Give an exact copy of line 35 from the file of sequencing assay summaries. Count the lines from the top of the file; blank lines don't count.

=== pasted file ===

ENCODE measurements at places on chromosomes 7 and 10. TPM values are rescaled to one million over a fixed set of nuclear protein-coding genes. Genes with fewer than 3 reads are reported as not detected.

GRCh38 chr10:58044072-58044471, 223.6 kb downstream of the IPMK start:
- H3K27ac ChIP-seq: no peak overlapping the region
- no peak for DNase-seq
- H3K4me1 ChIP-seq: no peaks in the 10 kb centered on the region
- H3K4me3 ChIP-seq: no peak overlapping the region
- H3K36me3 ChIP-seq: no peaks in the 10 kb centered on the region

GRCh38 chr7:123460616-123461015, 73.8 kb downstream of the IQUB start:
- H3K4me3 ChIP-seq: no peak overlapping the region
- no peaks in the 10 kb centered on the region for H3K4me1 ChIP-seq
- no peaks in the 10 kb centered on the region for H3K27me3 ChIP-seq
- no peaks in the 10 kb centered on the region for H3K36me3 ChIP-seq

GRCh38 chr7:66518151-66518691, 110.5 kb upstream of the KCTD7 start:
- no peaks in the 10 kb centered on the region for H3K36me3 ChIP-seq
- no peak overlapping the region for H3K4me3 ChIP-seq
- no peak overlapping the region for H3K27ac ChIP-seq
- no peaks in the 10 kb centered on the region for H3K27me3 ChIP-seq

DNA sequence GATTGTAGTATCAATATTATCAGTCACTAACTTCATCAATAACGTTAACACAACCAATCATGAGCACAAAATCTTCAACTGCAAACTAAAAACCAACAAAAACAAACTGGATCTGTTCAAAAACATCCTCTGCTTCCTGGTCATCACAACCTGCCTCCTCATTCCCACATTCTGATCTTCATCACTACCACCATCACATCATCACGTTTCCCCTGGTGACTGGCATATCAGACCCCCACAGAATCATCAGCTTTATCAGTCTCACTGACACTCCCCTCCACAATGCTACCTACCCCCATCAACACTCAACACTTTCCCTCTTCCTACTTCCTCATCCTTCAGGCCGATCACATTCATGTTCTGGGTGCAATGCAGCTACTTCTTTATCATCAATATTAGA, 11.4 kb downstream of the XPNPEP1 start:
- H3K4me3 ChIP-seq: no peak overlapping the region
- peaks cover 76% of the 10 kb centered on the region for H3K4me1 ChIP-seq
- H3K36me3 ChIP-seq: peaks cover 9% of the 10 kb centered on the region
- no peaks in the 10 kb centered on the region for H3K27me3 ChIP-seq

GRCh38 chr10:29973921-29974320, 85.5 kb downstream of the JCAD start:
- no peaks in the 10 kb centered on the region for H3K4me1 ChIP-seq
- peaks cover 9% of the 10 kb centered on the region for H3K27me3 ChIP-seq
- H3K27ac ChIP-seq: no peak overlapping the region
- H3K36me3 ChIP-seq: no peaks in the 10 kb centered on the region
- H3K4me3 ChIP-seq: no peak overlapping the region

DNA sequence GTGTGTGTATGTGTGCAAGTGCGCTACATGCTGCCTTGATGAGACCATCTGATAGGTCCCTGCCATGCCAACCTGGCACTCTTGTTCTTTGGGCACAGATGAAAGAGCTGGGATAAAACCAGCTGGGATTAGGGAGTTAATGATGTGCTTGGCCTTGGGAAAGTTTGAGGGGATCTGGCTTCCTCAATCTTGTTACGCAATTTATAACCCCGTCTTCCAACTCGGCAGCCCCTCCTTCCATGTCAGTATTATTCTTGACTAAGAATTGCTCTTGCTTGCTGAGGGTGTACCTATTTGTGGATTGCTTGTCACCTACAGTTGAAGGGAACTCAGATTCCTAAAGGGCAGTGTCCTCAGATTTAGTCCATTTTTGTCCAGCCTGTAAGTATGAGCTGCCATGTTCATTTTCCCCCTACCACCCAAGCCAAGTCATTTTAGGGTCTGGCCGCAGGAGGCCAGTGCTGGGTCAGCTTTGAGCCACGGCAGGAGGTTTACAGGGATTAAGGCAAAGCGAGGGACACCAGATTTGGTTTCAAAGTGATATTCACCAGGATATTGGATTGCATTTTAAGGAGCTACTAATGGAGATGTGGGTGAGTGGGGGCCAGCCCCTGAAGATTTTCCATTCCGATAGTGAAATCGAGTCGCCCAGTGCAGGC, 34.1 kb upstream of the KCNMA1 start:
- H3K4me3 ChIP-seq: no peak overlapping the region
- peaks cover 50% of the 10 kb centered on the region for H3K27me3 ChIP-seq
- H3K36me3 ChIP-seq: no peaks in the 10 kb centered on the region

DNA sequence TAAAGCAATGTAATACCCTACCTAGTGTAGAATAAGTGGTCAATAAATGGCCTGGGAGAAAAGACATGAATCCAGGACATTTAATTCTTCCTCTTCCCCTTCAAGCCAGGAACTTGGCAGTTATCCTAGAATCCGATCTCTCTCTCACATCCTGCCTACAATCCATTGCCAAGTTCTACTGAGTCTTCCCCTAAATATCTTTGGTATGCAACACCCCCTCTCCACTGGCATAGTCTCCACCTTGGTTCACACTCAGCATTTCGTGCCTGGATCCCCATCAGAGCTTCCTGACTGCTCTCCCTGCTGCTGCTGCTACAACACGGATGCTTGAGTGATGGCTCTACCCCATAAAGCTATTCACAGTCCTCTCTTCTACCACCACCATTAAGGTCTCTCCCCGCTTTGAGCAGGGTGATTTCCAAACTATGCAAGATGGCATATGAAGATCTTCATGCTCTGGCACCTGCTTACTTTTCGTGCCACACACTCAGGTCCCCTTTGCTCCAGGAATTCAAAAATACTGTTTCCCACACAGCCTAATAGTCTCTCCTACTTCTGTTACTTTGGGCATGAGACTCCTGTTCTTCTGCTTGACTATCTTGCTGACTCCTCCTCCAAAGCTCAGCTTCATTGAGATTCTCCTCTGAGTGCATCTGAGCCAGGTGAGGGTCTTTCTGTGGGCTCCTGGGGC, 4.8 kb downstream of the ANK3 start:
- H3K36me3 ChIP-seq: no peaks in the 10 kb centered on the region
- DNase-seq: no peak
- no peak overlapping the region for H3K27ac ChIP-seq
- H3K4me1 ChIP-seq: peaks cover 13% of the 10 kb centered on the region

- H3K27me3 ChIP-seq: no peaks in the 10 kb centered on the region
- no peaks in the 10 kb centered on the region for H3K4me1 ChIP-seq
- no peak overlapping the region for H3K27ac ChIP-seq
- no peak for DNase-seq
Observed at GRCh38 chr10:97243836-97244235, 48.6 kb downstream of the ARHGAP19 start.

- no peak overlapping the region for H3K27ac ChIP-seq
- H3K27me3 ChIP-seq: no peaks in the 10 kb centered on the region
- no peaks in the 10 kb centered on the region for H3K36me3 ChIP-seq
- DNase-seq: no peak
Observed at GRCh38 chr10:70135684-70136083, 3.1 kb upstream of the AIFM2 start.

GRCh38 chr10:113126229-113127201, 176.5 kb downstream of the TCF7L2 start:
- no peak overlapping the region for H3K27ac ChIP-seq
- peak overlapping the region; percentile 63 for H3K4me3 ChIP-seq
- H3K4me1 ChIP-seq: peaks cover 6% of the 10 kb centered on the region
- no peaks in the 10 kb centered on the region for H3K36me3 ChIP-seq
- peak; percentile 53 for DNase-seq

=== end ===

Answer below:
- DNase-seq: no peak